On the 18th May 2015 Rose Weber and her team of 4 walkers - Sarah Whitmarsh, Cathy Williams, Jo Graham and 15 year old Samuel Lancaster will embark on a journey of a lifetime, as they tackle the Canning Stock Route from Wiluna to Halls Creek, a staggering distance of 1850 km’s. This is not just any journey, it is one of deep personal mission to raise awareness on suicide and break the stigma around mental illness.
Rose, tell us a little bit about yourself.
I am 43 years old and born and bred in Geraldton Western Australia, 400km’s North of Perth. I am married to Mick Weber and have 3 children and 2 stepchildren. I am a clinical nurse at the Geraldton Health Service.
What inspired you to tackle such a mammoth trek?
I was inspired to organise and do something so difficult after the loss of my brother to suicide in 2011. He was a typical man suffering from depression and kept it to himself until it was too late. I am a clinical nurse with mental health experience and he didn’t even tell me. It wasn’t until after he died that we found antidepressant scripts and doctors letters in his house dating back 10 years, which he never filled out. My brother was of the mindset that if you tell someone you are depressed then you are weak. He would not have wanted to be judged so he told no one; instead he took his own life when he could take no more.
I decided that I would no longer accept the stigma associated with mental illness, depression, anxiety situational crisis and any other causes leading up to suicide. Our hope is, that by stopping the stigma, anyone in need of help will go and get it without feeling like they will be judged, “One Step At A Time”.
Doing something dramatic physically and mentally like walk through a desert to get people’s attention allows me to talk about the real reasons behind doing this endurance event. It also allows me to feel a little of what they are feeling every day and never give up.
Why the Canning Stock Route (CSR)? What is the route like?
We chose the Canning Stock Route in Western Australia as a metaphor to anyone suffering from depression, metal illness or suicidal thoughts, to keep going no matter how tough the road ahead is physically or mentally. You can do it - Just One Step At A Time”.
The CSR is on of the longest and most difficult tracks on Earth. It leads through the most remote and inhospitable areas of West Australia, crosses three deserts and climbs over nine hundred steep sand hills. For nearly 1850 kilometres there is no decent supply of food or water and no safe way of escape.
The CSR is the most demanding 4WD track in Australia. There are drives that are rougher, sand dunes that are taller and floodway’s that are stickier, but no track compares with the CSR in terms of sheer distance and the mechanical and physical endurance required.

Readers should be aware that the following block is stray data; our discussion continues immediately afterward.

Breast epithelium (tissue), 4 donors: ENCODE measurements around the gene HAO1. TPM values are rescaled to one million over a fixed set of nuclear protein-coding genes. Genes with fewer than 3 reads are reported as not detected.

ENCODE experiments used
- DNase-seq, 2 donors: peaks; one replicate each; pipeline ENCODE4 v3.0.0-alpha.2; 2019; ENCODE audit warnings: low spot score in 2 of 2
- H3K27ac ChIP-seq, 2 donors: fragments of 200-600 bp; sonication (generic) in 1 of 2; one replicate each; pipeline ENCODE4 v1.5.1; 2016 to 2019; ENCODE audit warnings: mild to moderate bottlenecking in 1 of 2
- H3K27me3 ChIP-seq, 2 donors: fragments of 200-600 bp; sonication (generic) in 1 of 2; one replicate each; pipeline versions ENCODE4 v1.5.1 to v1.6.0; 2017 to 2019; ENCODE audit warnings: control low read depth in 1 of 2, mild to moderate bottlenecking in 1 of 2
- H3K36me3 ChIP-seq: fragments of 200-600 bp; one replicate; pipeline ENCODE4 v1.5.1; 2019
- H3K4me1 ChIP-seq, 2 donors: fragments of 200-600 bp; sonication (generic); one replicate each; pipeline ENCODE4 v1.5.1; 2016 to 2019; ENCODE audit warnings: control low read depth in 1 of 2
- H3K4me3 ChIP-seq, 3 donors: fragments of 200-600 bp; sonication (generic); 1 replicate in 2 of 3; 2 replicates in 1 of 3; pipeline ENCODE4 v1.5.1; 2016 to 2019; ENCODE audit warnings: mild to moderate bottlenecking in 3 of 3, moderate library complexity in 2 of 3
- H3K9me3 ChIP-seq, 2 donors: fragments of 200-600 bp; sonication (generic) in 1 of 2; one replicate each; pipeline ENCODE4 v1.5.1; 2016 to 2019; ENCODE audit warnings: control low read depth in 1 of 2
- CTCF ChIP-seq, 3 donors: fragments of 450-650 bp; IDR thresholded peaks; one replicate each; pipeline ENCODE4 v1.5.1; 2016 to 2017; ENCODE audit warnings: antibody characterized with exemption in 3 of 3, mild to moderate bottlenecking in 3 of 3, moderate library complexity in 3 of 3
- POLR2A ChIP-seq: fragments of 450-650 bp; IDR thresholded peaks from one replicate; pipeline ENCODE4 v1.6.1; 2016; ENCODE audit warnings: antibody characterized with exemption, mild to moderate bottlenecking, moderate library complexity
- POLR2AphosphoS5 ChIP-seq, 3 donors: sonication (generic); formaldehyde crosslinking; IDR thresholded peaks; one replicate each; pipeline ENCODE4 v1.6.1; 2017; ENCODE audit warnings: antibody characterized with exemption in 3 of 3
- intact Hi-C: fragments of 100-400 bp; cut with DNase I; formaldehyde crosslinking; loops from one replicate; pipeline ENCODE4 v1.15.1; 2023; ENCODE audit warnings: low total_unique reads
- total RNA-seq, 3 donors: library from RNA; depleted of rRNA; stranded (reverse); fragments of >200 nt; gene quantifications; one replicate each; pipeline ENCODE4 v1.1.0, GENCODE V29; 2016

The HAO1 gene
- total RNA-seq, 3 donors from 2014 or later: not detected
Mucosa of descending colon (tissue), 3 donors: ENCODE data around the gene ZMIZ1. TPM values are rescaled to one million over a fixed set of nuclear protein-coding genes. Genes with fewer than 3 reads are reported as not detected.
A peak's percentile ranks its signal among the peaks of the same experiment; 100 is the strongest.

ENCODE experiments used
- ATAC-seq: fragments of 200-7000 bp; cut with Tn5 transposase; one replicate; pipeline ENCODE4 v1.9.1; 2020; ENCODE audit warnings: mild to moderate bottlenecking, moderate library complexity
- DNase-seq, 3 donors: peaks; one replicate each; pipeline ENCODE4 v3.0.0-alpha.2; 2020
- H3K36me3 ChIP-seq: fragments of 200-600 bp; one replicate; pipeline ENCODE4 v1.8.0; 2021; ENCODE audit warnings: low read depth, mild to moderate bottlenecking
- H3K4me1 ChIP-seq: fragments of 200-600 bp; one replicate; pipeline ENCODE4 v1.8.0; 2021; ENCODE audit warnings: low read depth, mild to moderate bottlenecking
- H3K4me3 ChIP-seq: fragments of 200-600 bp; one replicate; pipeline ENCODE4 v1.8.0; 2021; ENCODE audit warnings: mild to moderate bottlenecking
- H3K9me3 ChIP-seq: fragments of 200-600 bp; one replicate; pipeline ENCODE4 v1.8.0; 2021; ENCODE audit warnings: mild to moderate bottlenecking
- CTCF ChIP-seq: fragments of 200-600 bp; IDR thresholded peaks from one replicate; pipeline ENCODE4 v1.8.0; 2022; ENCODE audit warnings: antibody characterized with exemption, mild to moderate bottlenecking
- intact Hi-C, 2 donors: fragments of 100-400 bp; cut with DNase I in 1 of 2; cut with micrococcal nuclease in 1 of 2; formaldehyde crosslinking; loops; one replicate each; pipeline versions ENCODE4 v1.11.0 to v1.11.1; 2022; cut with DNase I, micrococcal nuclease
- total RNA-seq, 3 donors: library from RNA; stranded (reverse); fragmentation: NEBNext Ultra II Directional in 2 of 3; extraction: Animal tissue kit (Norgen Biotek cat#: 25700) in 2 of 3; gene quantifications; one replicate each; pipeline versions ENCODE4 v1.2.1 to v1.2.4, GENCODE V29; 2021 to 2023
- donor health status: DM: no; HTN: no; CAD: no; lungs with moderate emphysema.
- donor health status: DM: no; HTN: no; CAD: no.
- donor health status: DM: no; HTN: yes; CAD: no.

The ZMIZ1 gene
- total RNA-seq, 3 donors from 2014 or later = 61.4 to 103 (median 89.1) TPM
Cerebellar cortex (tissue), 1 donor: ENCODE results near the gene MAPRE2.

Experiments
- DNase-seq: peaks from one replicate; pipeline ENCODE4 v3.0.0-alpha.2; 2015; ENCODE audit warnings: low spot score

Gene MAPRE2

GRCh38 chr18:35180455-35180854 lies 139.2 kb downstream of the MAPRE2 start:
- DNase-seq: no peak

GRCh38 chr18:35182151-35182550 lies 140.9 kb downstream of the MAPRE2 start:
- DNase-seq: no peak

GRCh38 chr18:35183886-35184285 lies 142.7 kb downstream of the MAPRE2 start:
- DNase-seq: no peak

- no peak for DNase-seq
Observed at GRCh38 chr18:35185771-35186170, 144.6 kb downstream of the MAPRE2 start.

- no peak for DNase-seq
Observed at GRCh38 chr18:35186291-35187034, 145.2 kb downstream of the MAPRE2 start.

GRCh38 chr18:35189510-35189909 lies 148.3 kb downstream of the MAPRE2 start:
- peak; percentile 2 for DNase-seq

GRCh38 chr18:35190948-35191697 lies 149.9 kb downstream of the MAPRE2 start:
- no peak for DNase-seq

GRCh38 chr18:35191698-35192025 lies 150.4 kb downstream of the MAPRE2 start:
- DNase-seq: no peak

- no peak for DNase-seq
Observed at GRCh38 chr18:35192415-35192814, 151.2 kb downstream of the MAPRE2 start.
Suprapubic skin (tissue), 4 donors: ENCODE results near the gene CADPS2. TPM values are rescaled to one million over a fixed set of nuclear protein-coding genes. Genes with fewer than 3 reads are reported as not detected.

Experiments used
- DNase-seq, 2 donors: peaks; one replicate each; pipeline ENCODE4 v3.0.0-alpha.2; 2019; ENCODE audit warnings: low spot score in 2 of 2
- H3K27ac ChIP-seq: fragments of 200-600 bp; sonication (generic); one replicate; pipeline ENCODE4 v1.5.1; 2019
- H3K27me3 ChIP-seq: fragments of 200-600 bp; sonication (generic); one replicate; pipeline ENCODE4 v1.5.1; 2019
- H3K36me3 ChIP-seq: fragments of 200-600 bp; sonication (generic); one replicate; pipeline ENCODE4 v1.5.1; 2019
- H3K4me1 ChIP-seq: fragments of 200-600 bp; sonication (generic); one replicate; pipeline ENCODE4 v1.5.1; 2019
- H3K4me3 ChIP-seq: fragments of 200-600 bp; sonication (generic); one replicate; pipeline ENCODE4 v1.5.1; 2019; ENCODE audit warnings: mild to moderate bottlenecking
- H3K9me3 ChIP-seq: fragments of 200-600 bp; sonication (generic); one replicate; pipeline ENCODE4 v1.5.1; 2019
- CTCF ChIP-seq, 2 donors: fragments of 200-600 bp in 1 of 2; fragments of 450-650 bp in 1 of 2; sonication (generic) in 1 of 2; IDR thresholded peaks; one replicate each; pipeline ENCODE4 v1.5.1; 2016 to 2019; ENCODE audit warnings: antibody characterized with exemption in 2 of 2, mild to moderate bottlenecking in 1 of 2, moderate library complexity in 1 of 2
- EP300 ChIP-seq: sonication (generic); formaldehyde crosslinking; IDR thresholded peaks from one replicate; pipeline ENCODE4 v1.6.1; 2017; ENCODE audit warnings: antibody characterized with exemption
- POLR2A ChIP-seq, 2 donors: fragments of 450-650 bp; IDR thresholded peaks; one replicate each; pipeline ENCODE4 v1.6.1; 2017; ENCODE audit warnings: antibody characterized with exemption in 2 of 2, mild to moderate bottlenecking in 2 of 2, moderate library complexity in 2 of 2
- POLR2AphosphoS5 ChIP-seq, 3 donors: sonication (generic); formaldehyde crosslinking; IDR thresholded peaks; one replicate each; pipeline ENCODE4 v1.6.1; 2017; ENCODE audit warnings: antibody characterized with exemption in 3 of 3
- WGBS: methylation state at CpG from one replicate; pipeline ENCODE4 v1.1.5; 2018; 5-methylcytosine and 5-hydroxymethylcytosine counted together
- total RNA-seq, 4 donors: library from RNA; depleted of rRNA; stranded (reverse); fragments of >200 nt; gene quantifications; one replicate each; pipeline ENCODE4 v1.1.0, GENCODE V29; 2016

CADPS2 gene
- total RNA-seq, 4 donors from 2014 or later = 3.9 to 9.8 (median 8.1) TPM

What will be some of the main challenges you will face on this journey?
We will be walking approximately 30-35kms per day. Some of the main challenges will be the cold - especially at night, muscle related fatigue, carrying all our food and water/equipment each day, as the support vehicles will not be with us during the day – we will meet them at a designated camp spot each night. They will pass us once each day after they have broken camp each morning as we leave a couple of hours before them. Of course there will also be foot damage including blisters.
Three vehicles and their drivers Mick Weber, my husband and head logistics/support vehicle, Saxon Weber, my son - logistics, and Barbara Rebola - co coordinator, will support us.
What are some of the logistics in the lead up to the trek?
For two years with the support of my husband, five grown children, my brother’s son (my nephew) we have been creating awareness. Now we have a team of people behind us including more walkers, support drivers and volunteers who do all the behind the scenes work. It has included securing sponsors to help us complete the trek as well as cardio and weight training so we would be able to cope with the endurance needed for such a feat.
How can people find out more and support this amazing trek?
Thank you Rose. Good luck to you & your team.
Did you know?
That in Australia for every completed suicide, it is estimated that as many as 30 people attempt.
That’s around 200 attempts per day.
That’s more than one new attempt in Australia every 10 minutes.
Thoughts of suicide (Suicidal ideation)
It is estimated that around 250 people make a suicide plan every day.
It is estimated that around 1,000 people think about suicide every day.
We all have a role to play in suicide prevention.
For 24 hour crisis support call Lifeline on 13 11 14 Or visit
www.lifeline.org.au/crisischat (8:00pm-4:00am AEST).